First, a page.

Mel Watman and the late Sir Ludwig Guttmann have both been conferred the highest honour that the country bestows on its contributors to athletics. They joined seven other names inducted into the England Athletics Hall of Fame (EAHF) in a ceremony at the NEC Birmingham last month.
The EAHF was launched in 2008 and has now honoured 62 people who have made an outstanding contribution to the sport. The only previous Jewish honouree was Harold Abrahams in 2009.
Disabled sport pioneer Ludwig Guttmann, a distinguished Jewish neurosurgeon, came to England in 1939 on fleeing from Nazi Germany. At Stoke Mandeville Hospital he revolutionised the treatment of patients with spinal injuries through his belief that sport was a vital component of physical, psychological and social rehabilitation. He instituted the Stoke Mandeville International Games in 1952, which went on to become the Paralympic Games. In 1961 Guttmann founded the British Sports Association for the Disabled and he was knighted in 1966. He died in 1980 aged 80.
Professor Guttmann’s vision has led to today’s thriving sport, with 4,302 sportsmen and women from 164 countries participating in the 2012 Paralympics. Guttman’s daughter, Eva Loeffler, was appointed Mayor of the London 2012 Paralympic Games athletes’ village, and appropriately she was presented with her father’s award at the ceremony.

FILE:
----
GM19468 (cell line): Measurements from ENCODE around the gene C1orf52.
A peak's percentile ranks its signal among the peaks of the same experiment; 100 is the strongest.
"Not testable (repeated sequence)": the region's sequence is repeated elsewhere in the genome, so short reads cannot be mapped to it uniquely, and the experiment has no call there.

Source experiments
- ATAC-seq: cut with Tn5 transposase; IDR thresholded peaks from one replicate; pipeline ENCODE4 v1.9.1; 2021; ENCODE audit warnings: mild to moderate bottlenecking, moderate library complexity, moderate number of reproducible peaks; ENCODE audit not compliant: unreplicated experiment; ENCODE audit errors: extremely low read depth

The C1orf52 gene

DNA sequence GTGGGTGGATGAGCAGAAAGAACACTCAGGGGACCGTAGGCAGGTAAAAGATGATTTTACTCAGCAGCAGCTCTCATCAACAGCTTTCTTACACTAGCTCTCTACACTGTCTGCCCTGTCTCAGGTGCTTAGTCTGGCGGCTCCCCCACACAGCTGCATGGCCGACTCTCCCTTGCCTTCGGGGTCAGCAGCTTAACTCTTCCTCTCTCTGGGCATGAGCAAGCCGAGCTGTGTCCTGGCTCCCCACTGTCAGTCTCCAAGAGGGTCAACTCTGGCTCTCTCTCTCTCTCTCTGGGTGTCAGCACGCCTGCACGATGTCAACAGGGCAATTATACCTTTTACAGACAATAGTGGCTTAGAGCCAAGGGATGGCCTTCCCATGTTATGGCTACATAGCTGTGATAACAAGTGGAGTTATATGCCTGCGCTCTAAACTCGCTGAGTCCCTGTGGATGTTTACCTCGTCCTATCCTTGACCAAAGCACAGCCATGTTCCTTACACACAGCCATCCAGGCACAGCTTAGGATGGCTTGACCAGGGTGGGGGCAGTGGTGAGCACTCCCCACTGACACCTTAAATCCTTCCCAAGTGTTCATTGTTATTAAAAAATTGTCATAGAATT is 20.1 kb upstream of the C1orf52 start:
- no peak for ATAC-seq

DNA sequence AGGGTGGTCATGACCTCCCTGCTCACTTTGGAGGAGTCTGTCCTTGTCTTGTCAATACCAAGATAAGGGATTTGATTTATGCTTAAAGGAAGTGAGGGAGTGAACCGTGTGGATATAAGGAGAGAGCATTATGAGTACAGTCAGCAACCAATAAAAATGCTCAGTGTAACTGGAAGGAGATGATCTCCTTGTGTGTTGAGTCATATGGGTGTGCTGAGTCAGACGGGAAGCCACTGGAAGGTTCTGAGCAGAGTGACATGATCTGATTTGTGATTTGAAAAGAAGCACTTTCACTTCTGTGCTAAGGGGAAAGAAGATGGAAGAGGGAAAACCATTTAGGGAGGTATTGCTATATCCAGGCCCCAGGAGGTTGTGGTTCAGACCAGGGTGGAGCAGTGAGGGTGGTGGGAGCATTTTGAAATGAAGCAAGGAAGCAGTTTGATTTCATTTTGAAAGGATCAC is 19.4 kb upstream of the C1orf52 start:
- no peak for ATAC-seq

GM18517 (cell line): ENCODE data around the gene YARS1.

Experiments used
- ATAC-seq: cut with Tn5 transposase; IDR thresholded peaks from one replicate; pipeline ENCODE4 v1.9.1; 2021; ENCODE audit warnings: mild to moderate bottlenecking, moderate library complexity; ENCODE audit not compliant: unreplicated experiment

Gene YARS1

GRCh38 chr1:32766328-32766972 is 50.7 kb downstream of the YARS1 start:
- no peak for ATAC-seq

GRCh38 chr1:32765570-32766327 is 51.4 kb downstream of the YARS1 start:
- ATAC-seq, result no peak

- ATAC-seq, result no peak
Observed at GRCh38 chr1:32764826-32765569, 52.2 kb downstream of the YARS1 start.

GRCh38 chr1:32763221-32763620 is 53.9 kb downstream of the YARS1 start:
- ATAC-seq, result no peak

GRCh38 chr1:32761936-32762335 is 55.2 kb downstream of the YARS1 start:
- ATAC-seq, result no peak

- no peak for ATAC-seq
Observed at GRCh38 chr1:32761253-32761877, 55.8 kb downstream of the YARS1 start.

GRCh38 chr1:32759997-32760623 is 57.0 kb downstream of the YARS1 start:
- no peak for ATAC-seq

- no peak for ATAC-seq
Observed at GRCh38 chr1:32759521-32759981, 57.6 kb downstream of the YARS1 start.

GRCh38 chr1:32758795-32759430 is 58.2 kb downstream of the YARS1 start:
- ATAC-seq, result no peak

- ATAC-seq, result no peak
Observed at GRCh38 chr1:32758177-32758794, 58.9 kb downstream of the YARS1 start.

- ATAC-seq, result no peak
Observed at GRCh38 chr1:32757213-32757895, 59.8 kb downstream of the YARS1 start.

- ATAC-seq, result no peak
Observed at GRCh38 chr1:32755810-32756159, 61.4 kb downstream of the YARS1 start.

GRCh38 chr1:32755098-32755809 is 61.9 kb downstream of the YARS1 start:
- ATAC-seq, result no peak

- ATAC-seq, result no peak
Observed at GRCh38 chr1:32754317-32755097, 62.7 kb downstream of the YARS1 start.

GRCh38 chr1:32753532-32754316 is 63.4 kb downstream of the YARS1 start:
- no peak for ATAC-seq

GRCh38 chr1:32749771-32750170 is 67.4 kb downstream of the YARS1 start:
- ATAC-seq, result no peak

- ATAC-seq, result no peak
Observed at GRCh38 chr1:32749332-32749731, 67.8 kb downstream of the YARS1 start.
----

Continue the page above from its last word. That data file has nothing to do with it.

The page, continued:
Athletics journalist Mel Watman, who was featured in these pages last year as a ‘JC Legend’, has been writing on the sport for 60 years. Already contributing articles to Athletics Weekly while still a schoolboy in 1954, he became its editor in 1968, fulfilling his lifelong ambition. He saved up two weeks’ leave from his RAF national service to report on the 1960 Rome Olympics, and has reported on every Olympics since.
He has produced more than 30 books, including The All-Time Greats of British Athletics and five editions of the Encyclopaedia of Athletics. His colleagues recognised his exceptional achievements by electing him as Honorary President of the British Athletics Writers’ Association. His induction into the Hall of Fame is further recognition of his status as the country’s outstanding athletics writer and historian over the last 50 years.
He was presented with his award by the 1964 Olympic heroes Robbie Brightwell and Ann Packer-Brightwell.
Watman said: "It is still hard to believe that I have been chosen to join a group of people who include so many of my heroes."